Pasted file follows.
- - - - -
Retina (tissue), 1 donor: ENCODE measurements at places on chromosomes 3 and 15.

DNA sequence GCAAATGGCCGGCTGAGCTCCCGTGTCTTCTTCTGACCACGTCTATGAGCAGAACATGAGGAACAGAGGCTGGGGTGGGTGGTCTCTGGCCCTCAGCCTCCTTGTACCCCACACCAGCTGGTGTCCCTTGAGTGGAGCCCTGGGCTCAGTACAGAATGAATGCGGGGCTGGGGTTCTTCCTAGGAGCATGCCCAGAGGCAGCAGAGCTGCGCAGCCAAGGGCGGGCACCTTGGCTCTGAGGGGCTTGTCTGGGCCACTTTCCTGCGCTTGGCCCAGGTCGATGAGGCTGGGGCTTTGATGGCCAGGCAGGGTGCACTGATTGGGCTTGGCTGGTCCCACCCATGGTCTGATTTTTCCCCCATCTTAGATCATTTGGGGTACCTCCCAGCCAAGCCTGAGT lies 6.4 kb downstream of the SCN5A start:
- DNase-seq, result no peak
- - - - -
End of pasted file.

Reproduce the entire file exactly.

Retina (tissue), 1 donor: ENCODE measurements at places on chromosomes 3 and 15.

DNA sequence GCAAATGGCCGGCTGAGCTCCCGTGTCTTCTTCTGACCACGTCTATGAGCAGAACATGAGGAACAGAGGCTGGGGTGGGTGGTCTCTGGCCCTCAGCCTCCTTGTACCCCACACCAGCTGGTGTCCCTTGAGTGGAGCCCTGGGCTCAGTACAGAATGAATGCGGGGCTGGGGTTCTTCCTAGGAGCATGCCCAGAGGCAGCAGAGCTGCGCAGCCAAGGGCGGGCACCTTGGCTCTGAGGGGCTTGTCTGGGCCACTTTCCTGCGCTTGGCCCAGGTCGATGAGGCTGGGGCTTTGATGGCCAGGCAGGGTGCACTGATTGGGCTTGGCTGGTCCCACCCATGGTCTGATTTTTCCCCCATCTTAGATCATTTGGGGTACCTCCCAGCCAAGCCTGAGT lies 6.4 kb downstream of the SCN5A start:
- DNase-seq, result no peak